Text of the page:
Some other unusual Cyrillic letters include:

  • Monocular O: Ꙩ ꙩ – used in ꙩко (eye)
  • Binocular O: Ꙫ ꙫ – used in ꙫчи ([two] eyes)
  • Double Monocular O: Ꙭ ꙭ – used in ꙭчи ([two] eyes)
  • Hundred thousands: ҈
  • Millions: ҉
  • Thousand millions: ꙲

None are commonly used, but I’m happy to know that they exist.

Who needs emoticons when you have letters like and ?

Do you know of any other unusual letters in Cyrillic or other scripts?

Scripts in use

Have you ever wondered how many alphabets and other writing systems are used regularly?

I show this in the writing system indices on Omniglot, although it isn’t always easy for less well-known writing systems to be sure how much they are used.

Also, how many different writing systems can you recognise?

This video explains how to recognise all the writing systems in regular use:

It covers the following scripts:

Latin, Cyrillic, Greek, Armenian Georgian and Mongolian

Arabic and Hebrew

Bengali, Devanagari, Gujarati, Gurmukhi, Tibetan, Odia, Telugu, Kannada, Malayalam, Sinhala, Burmese, Khmer, Lao, Thai and Thaana

East-Asian scripts
Chinese, Japanese and Korean

Rare scripts
Tifinagh, N’Ko, Samaritan, Syriac, Inuktitut/Cree, Cherokee, Yi, Ol Chiki, Fraser and Tai Le

A Tasty Font

On an episode of Word of Mouth I listened today, they discuss the associations we have with different fonts.

Studies have found that different fonts can effect the way food tastes to you. For example, the same chocolate can taste sweeter, or less sweet, just because it’s labelled with different fonts.

Some examples of chocolate bars with different fonts

Which of the above would you prefer?

And no, I’m not planning to bring out an Omniglot chocolate bar, in case you’re wondering.

If Greek yoghurt, hummus or other Greek foods are labelled with a Greek-looking font, you may believe that they come from Greece and are more authentic than such products labelled with a different style of font.

Some examples of hummus packaging in different fonts

Which of these is most Greek?

Some fonts are seen as more masculine, while others are seen as more feminine.

Some examples of shop signs

Would you say these shop signs are masculine, feminine or neither?

What are your favourite fonts?

Are there fonts your really don’t like and/or don’t use?


Last night I saw the film Black Panther, and quite enjoyed it, especially the linguistic elements.

The film is based in the fictional African country Wakanda. The characters speak mainly in English, but sometimes slip into Xhosa, which is nice to hear.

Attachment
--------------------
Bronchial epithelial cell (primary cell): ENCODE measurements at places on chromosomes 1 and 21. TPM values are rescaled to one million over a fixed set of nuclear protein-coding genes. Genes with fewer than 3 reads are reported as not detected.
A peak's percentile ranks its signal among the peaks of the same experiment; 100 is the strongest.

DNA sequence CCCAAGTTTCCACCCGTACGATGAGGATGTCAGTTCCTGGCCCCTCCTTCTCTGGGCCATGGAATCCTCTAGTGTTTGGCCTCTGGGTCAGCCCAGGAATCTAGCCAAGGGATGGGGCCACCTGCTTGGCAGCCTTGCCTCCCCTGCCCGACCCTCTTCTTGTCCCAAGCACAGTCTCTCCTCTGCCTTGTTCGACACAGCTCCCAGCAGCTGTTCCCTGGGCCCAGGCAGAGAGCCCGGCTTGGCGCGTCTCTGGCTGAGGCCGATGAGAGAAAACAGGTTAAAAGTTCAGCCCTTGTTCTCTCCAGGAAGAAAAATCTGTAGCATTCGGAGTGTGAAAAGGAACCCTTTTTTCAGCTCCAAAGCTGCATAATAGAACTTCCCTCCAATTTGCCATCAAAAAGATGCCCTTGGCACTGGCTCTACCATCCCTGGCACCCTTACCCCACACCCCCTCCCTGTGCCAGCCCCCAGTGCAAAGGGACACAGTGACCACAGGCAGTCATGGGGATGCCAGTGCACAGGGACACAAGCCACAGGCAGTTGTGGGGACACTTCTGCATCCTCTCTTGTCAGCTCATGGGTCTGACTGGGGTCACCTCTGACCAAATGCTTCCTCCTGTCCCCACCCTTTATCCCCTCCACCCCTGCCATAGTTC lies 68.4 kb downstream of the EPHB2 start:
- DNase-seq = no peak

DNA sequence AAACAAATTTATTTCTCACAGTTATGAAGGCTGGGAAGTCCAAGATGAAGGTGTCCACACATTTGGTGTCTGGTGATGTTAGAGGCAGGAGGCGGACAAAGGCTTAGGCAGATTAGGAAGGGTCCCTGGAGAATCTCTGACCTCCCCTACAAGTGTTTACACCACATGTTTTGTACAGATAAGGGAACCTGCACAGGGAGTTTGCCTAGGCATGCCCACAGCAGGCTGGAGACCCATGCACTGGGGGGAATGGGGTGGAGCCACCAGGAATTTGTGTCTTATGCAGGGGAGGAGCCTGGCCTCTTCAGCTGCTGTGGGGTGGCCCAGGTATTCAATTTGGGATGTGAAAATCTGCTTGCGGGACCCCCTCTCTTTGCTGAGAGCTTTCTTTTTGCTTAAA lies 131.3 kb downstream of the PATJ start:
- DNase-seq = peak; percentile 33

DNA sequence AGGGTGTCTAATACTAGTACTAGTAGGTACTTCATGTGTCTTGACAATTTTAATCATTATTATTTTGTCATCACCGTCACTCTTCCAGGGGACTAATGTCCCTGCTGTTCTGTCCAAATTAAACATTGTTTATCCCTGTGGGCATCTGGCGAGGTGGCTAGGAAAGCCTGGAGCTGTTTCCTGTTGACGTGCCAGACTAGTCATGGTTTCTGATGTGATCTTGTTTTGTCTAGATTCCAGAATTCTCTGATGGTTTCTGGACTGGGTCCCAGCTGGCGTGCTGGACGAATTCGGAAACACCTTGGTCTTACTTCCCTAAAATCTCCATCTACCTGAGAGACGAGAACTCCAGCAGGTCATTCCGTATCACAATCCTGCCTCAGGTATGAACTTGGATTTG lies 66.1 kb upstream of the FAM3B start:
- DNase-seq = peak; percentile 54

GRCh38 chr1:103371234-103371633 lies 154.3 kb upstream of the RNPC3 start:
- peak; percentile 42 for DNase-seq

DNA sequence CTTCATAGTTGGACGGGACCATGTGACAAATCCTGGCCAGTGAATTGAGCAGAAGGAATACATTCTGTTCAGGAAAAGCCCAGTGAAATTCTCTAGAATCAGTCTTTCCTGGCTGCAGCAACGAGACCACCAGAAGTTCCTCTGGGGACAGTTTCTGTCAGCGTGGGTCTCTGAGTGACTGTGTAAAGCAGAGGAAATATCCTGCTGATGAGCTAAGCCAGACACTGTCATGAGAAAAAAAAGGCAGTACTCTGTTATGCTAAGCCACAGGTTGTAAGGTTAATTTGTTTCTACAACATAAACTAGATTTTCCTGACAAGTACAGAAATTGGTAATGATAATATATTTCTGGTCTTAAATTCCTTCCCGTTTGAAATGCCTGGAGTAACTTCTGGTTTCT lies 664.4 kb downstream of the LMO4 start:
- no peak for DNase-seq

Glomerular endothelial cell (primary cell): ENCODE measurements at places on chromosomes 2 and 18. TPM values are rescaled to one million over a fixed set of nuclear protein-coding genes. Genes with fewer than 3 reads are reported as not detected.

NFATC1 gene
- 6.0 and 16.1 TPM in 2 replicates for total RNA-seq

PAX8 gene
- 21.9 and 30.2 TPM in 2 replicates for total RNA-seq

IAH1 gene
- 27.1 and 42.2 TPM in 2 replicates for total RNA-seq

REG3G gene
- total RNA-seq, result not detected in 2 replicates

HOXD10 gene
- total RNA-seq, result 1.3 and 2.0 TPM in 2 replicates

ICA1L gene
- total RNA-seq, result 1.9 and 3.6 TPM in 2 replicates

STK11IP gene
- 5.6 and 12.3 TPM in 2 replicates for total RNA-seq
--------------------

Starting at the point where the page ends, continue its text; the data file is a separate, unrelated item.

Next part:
The titles and credits at the beginning and end of the film first appear in a mysterious script, which also appears on various signs and decorative elements in the film. Today I found a font for this script, which seems to be called Wakandan, and put together a page about it. Here’s an example:

A sample text in the Wakandan alphabet (Article 1 of the Universal Declaration of Human Rights)

The text then changes into a version of the Latin alphabet which looks a bit like the mystery script. It is in fact a typeface known as BEYNO, which was designed by Swiss designer and illustrator Fabian Korn. Here’s an example:

A example of the BEYNO typeface used in the Black Panther film

Creating fonts

I have tried various apps for creating fonts, such as FontStruct and Fonty with mixed results. Some work better than others. FontStruct works well, though I find it tricky to make letters with lots of curves. Fonty works well, though when I tried to use the fonts on my computer, the letters do not display at all.

Yesterday I found Glyphr Studio, a free, web-based font design tool that works well and produces usable fonts. I worked out how to import graphics, which is easier than making all the letters from scratch, though a little convoluted, as you have to save each letter as a separate image, convert the images to SVG files, then import them and tweak them. Strangely they are inverted when they appear in Glyphr.

Anyway, I make a rough font for Laala, which requires more tweaking, but looks okay.

One language is never enough (Zo alu laala nuuna teete) in Laala